Wim van Hennekeler

Reinventing empowerment

Reinventing empowerment

Empowerment, flexibility and agility are key elements of a successful organization in the digital economy. However, compliance and risk management are crucial as wel. Companies therefore need to reinvent and rebalance how they empower behavior of employees.

What if Ricardo Semler would have been Nick Leeson’s boss?

 
When I was working as a graduate in a large government organization, our department once had a strategic session with an organization consultant. It was an insightful session. Especially because of the provocative questions the consultant asked. One of these was: if you were not there, what would go wrong? Our boss also had to answer this question. He chopped, "Um, well, if I'm not there, all memos of my team will go through to my boss without my initials."

 
I found that statement funny and worrying at the same time. Funny because the added value of the department head to the organization was unconsciously dismissed by himself as poor. Worrying because he did not mean this to be funny at all. He really meant it. Apparently our boss saw the power that he exercised over us mainly as a means of control. He essentially wanted to restrain us. The higher levels then did the same. Quite a lot of people looked at proposed decisions, but often through similar lenses. In such a strongly hierarchically colored discourse, there was a permanent risk that draft decisions that were submitted to the management would be tailored primarily to the expected opinion of the same management. The decision was therefore not necessarily the best decision. It was the one most appreciated by the top, who in turn anticipated the appreciation of political leadership.

 
Is such a decision-making culture still present in organizations today? Generally speaking, the trend in recent years is for more room for maneuver and decision making lower in the organization. Consider, for example, companies for which innovation is crucial. If the balance of power is as it was in my organization at the time, it will soon be over with such a company. In contacts with clients, suppliers, start-ups, institutes, think tanks, communities, partners, its employees must be able to be fast, agile and effective. The people who work with the outside world must have a substantial mandate for this. Empowering the edges of the organization is key. Ricardo Semler is perhaps the most well-known evangelist of the empowered organization that he shaped in his Semco venture.

 
Yet, similar to teams who are governed by a command and control discourse, empowered teams can go wrong too. They also run the risk of poor or downright wrong decisions. Very different risks than in a hierarchical decision-making culture, but just as well with a lot of impact. This is a crucial area for innovative organizations in the private or public sector, as they will rarely see the immediate success of their decisions on what they spend their innovation budgets on. Investment decisions are therefore by definition tricky business in which the issues of the day weigh heavily. In innovation you cannot do well if you have the decision-making process from my former organization. Yet, you have to watch out that an investment decision too soon becomes something that is overshadowed by group think, which mainly feels good to people involved without thoroughly testing ideas, in an enthusiastic start-up atmosphere - and that your company will pay heavily for should the investment decision eventually turn out to have been wrong. Consider also the risk that insufficiently thoughtful decisions will be taken in the winning mood of past successes. As a highly successful wholesale banker at Barings, Nick Leeson was really empowered. Too much even. He ultimately destroyed the bank by taking too many risks.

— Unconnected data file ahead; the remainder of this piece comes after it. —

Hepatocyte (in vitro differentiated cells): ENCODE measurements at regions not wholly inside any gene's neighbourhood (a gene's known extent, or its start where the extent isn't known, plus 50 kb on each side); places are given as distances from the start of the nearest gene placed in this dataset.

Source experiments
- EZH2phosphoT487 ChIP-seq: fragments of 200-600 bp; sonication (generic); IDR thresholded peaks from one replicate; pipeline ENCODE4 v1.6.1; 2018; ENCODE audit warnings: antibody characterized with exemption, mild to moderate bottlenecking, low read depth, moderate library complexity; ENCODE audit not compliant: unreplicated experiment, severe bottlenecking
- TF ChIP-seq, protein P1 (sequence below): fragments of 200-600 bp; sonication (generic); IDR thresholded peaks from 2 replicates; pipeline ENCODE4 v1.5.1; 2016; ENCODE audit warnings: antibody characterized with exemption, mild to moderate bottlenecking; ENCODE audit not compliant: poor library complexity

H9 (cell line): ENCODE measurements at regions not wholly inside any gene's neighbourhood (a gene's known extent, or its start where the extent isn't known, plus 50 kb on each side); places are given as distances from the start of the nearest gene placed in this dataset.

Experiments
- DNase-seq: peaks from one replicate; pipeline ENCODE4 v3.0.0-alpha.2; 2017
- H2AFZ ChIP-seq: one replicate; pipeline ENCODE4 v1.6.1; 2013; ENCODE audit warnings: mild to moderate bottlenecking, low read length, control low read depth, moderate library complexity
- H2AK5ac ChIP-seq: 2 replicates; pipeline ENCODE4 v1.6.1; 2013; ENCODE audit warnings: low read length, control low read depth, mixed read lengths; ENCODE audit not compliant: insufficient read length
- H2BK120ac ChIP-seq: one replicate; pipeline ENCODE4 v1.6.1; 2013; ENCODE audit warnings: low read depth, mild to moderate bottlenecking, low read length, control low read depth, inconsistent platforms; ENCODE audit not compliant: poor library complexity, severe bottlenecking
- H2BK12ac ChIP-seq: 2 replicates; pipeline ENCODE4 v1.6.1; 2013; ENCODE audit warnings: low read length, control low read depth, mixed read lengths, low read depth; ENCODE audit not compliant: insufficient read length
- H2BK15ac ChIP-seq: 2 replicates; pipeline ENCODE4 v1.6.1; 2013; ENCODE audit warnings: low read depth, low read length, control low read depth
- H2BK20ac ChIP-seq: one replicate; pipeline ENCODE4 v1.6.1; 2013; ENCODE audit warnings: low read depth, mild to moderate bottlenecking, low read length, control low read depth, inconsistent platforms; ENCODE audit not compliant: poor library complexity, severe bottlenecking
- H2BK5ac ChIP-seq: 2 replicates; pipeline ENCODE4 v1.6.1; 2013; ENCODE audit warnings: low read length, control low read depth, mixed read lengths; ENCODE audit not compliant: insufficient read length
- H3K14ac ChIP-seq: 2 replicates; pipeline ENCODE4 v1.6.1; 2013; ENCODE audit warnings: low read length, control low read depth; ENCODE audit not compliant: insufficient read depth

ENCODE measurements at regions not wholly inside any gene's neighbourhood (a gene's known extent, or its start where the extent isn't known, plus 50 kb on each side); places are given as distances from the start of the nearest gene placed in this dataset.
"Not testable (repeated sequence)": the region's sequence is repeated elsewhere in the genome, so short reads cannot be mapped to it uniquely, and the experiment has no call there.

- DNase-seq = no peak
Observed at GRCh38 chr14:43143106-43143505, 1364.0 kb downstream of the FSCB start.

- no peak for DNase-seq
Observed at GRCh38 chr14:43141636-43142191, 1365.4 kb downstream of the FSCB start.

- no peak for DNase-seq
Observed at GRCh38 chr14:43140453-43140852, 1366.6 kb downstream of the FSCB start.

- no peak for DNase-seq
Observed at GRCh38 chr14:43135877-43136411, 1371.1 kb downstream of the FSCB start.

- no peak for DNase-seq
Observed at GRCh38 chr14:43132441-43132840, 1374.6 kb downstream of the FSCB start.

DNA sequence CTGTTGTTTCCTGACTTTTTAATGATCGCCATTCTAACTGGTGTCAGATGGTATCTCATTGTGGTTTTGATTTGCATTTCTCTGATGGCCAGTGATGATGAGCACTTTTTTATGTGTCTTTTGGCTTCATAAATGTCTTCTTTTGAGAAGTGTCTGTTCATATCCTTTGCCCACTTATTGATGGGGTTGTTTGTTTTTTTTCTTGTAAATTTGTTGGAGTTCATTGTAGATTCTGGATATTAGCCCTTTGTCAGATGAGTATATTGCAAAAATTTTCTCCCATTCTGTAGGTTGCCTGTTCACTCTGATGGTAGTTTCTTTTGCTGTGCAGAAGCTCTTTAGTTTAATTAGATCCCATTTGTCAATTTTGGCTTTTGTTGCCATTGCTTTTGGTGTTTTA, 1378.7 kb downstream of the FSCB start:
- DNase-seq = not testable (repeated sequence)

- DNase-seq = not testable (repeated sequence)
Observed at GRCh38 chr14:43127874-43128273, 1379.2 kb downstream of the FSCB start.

What if Ricardo Semler controlled a wholesale bank and not Semco? What if he would have been Nick Leeson’s boss? Semco is originally a company in the manufacturing industry. This sector has specific compliance risks as well like safety, health and environment. Yet I wonder if Ricardo Semler would have been successful in an executive role in a bank in Europe. A lot of regulations have come into force in the EU since the banking crisis. Compliance has become a core function of banks. Would a leadership style purely focused on empowerment have been successful in this? Recently, bank executives have had to resign or at least have been discredited because their bank has failed to address issues more at the edges of the organization, such as LIBOR and money laundering issues. Would those directors have been personally involved in this? If so, would they have consciously thought: I pretend not to see this? In the automotive industry, to what extend would CxO’s of car companies who have collected heavy fines for fraud on diesel engine emissions have known about this? I really do not know. However, these directors were charged that a decision-making culture that made this possible had arisen under their rule.

 
The challenge we face is a new one. How do we combine these two extremes? Empowering the edges on the one hand and keeping control of risky behavior on the other, whilst as a CxO you want to give one coherent leadership message, not split messages. It is not one thing or another. It is both. This requires a cleverly thought-out mix of leadership interventions. It also provides a new challenge for leaders themselves: guiding the people in their organization to strike the right balance and know where the boundaries are. Being very agile where possible and very compliant where required. 

 

 

Published in: Management & Consulting Quarterly, 2.2019